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Anthurium in on rock in water.

Posted by iamwhatiam52 6/7Long IslndNY (iamwhatiam52@hotmail.com) on
Sat, Dec 28, 13 at 15:23

This anthurium thrived for two and a half years on the rock in the dish of water, flowering nicely and growing slowly. It is in bright but indirect light, has never been fed. Now, in the last few months it is loosing leaves and part of the base is dying.

How can I restore it to health?

If it can do well on a rock in water, how high should the water be?

Should I feed it?


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RE: Anthurium in on rock in water.

  • Posted by tapla z5b-6a mid-MI (My Page) on
    Sat, Dec 28, 13 at 22:54

There is no soil to supply nutrients, and no organic fraction to break down and supply nutrients, other than roots that might rot or plant parts that are sloughed off and rot in the water. That means you have to be completely responsible for supplying all the nutrients essential for normal growth. If you don't supply all these nutrients, the plant won't grow. Keep in mind that growth = an increase in the plant's mass, so if one leaf dies and another appears, that really doesn't represent growth. The plant is stealing nutrients from older tissues and using them to support new growth, making growth relatively stagnant.

I cant see the rock well, and I don't know if it's porous, so it absorbs water. Assuming it is, I'd probably try to keep the water level about halfway up the rock. I'd use a fertilizer like Foliage-Pro 9-3-6 that has all the essential nutrients in a favorable ratio. I would probably use about 6 drops in 16 oz of water. As an alternate to the FP, I'd check with a hydroponics shop and ask them for a single fertilizer that is water soluble and has ALL the essential nutrients in a 3:1:2 ratio. I'd change the water weekly to prevent fouling and excessive algae growth.

That will turn your plant around, if you're up for it.

Al


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RE: Anthurium in on rock in water.

I wonder how much of an issue tap water chemicals might be for this plant, assuming tap water is what has been used?

The stippling on the leaves makes me wonder if it could have spider mites, or some other pest. Mine looked like that this summer and although I couldn't see any pests (which means very little, I wear bifocals and seeing stuff isn't what I do best,) I wiped the leaves with a cotton ball damp with rubbing alcohol, top and bottom, and its' appearance has improved.

Are you opposed to giving your plant a 'normal' pot of soil?


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RE: Anthurium in on rock in water.

  • Posted by tapla z5b-6a mid-MI (My Page) on
    Sun, Dec 29, 13 at 11:53

I actually meant to mention that distilled water, water from a reverse osmosis filter system or dehumidifier, rain water, or snowmelt at room temp would be best if indeed Iam wants to continue growing in water, so good catch!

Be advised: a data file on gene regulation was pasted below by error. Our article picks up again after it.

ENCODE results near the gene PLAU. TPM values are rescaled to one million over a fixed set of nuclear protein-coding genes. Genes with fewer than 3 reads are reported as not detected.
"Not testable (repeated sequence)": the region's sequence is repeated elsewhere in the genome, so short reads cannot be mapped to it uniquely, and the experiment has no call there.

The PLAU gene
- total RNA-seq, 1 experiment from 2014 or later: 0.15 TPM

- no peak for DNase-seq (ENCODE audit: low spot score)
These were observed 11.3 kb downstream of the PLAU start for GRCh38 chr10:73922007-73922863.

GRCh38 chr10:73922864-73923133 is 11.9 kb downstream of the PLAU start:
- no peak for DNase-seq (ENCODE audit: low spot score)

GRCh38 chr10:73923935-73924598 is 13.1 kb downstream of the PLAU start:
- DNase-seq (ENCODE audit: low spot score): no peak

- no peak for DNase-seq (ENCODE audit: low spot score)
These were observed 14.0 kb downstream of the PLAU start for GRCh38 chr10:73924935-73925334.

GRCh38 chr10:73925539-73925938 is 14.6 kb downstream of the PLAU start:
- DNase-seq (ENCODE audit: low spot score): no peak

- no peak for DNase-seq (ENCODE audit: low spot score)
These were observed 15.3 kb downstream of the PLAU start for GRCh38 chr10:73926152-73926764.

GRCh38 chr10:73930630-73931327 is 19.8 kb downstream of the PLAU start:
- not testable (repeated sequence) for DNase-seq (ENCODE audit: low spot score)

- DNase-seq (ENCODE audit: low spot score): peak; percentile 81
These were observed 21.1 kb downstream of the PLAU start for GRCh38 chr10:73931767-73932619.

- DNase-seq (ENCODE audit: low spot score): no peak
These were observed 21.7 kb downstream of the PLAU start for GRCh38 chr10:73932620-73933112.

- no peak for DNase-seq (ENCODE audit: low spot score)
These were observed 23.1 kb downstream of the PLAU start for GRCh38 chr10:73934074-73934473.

Al


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RE: Anthurium in on rock in water.

Thanks for the help.

Tapla your explanation makes sense and is much more helpful than a simple set of instructions.

What about light? Will it be OK with no direct light?

The rock is very porous so it should wick up the water even if it is only half wet. This plant is staying in the water because my girl likes the way it looks.

I will use rainwater and get some fertilizer as you suggest.


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RE: Anthurium in on rock in water.

  • Posted by tapla z5b-6a mid-MI (My Page) on
    Sun, Dec 29, 13 at 15:00

I know I talk too much, but whenever I write something, I'm not only thinking of the OP (original poster), I'm also thinking about anyone who might read in addition to the OP. Information rules. There's no faster route to a green thumb than by learning all you can and then using your practical experience to validate what you learned. You'll see what I mean when your plant perks up. ;-)

It will be ok with no direct light, which means no direct sun rays, but it won't be ok with anything other than bright light unless you're willing to accept a somewhat anemic appearance and leggy growth, which might eventually include a 'flopped over' plant.

It's especially important that you use a fertilizer that has all the essential nutrients in it for aquaculture, so please keep that in mind. For instance, popular soluble Miracle-Gro and many other popular fertilizers (Schultz, e.g.) lack the macronutrients calcium and magnesium, as well as other essential micronutrients. Your plant won't prosper without all the essential nutrients - there's no getting around that fact. I wouldn't reemphasize if it wasn't important.

 photo thumbart_zpsd73fe3ad.jpg

Al


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RE: Anthurium in on rock in water.

My plants thank you.


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